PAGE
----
# Building a good working capacity NI Fe Battery.

#### tcmtech

##### Banned
Where are you finding nickel sheet for twice the price of copper sheet? And what is the stated price of copper sheet you are referencing too?

Regards Bryan

##### Banned
Lead Acid chemistry is very very well understood. In order to do the same with the Nickle battery you'd have to learn the chemistry that is occurring to figure out how best to build the battery.

#### Oznog

##### Active Member
And regrettably 5 cent "nickels" are only 25% nickel. Maybe ripping up a nickel-metal-hydride cell would yield a nickel electrode to play with?

I don't see a lot of use of solid "plates". The surface area is quite low for the mass of nickel, and that will affect the performance. Unfortunately, I don't know where to get nickel "foil".

Note that neither the charged nor discharged electrode is Ni. Charged is NiOOH, discharged is Ni(OH)2. So no, putting nickel and iron in electrolyte doesn't make a battery. I'm not a chemist and can't say how to make a NiOOH plate. Fortunately, the iron plate is just Fe.

##### Banned
The silver changes the chemistry, you need very pure materials to make batteries. That website doesn't even list the silver content. I'm guessing the reason it's a silver allow is because of forming Nickle is very hard/brittle.

#### ben_englund

##### New Member
Actually "nickel silver" has no silver in it. Yes it is an alloy . I believe it has copper and zink in it along with nickel. I read somewhere on the net of somebody using "nickel silver" for this very purpose. Its possible that it would work better than pure nickel.

Ben

#### tcmtech

##### Banned
If you or anyone else has some practical information about it I would like to see it.
If its provable I will toss a few dollars at buying some!

#### shortbus=

##### Well-Known Member
So far no one has said much about the iron needed for this. Pure iron is going to be much harder to find than pure nickle.

What people call "iron" is in reality steel. "Wrought iron" and "black iron" sheet metal is today just hot rolled steel.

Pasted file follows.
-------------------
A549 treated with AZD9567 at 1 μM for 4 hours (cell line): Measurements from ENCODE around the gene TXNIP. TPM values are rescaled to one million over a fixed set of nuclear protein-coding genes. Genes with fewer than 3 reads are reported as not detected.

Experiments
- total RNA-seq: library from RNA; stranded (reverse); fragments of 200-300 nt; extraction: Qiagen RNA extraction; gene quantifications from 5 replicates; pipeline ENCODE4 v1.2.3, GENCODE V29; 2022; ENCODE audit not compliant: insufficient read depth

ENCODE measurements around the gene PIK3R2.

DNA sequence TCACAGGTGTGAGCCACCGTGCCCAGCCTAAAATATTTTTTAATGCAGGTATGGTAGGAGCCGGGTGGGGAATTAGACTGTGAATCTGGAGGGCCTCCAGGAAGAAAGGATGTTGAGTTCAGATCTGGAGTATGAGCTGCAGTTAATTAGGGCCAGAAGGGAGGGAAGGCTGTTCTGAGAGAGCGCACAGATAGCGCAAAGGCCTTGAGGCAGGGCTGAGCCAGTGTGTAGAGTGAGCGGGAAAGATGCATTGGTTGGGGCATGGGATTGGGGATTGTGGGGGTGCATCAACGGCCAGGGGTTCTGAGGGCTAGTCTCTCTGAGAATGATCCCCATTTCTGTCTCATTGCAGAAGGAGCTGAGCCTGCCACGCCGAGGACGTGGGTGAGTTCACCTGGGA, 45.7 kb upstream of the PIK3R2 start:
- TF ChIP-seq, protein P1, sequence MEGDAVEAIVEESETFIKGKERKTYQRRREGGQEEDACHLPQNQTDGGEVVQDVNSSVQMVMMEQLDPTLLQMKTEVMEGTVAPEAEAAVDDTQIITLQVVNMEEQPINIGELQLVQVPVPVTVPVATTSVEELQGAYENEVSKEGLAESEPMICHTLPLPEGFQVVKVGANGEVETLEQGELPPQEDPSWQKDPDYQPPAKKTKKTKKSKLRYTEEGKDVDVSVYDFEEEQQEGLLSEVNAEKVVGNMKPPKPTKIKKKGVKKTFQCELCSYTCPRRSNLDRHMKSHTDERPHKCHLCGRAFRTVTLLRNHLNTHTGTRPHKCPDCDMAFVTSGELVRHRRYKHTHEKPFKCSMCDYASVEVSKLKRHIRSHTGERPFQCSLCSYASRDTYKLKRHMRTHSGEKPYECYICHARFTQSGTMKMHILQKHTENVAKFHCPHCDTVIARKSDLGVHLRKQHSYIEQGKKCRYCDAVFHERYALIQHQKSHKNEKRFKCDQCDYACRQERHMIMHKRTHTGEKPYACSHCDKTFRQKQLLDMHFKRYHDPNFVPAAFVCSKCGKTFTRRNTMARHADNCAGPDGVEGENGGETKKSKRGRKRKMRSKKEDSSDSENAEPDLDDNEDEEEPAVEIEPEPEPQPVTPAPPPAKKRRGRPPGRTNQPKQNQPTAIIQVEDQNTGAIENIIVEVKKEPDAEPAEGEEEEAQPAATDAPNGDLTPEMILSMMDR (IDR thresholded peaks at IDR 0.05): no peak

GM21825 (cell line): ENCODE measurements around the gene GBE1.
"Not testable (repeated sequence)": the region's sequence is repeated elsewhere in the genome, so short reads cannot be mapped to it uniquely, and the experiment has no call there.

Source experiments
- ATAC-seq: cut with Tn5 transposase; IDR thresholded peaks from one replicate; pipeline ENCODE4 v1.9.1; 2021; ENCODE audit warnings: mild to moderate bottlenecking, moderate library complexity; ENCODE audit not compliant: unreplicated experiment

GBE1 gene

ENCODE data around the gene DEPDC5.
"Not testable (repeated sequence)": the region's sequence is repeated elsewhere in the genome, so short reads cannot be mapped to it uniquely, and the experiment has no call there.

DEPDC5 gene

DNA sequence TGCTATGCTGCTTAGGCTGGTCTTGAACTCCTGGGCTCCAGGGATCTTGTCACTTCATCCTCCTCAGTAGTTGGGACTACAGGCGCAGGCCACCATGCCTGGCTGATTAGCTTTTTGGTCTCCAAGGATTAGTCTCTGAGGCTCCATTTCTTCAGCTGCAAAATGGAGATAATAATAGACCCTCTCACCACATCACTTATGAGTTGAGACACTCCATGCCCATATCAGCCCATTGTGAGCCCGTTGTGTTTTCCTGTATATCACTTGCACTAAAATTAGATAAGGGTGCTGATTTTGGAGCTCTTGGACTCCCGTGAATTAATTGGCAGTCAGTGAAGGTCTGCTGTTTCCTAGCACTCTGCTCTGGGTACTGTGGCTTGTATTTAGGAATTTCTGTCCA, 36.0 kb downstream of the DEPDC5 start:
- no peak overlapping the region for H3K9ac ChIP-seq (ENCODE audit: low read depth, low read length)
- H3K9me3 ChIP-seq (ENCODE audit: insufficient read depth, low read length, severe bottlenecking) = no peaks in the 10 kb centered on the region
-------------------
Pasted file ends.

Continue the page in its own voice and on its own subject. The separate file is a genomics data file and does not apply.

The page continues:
The "nickle silver" is also known as "German silver"

#### tcmtech

##### Banned
I have talked to the local steel suppliers and they said that the low carbon types they have is about 98+% iron with a small amount of carbon and other alloying elements in it. Which is likely why it rusts so fast once the outer manufacturing scale is ground off.
I have some high carbon alloy steel thats used for the manufacturing of agricultural equipment and commercial equipment that has sat outside in the weather for over a year with out much surface rusting on the places that had been ground clean.

I plan to try both and see what difference it makes if I can ever find the right nickel material.
Low alloy materials may work but I dont know as of yet.

#### Mloy

##### New Member
Nickel

I was looking into this for a school project some time ago and was put off by the high metal prices. These guys have nickel shim in rolled form, you might be able to buy it cut to order.

Order Nickel 200/201 Shim Stock in Small Quantities at OnlineMetals.com

Also Ebay has some auctions for nickel sheet:
Pure Nickel Sheet Square, Alloy 200/201, 6 x 6" x .005" - eBay (item 370309702397 end time Jan-19-10 22:36:13 PST)

Mesh would be the ideal material, some kitchen strainers are nickel plated, they might work, cut off the handles and presto.

I'm also curious about what the actual performance of these batterys is. The selling point it their ability to deep discharge without damage. The drawback is the huge self discharge rate and inefficient charging. Let me know if you find a source for nickel plates.

##### Banned
You'd have to do experimental cells with a wide variety of alloys to determine the best one to use. Sounds like an awful lot of work to avoid using Lead Acid batteries.

#### tcmtech

##### Banned
Actually I am just curious as to how difficult and expensive they may be to build just for the fun of it!

Being I have grid tie capability I have no actual need for any batteries in regards to my AE and RE stuff!

This ones purely a 'just for the curiosity' experiment in the making!

##### Banned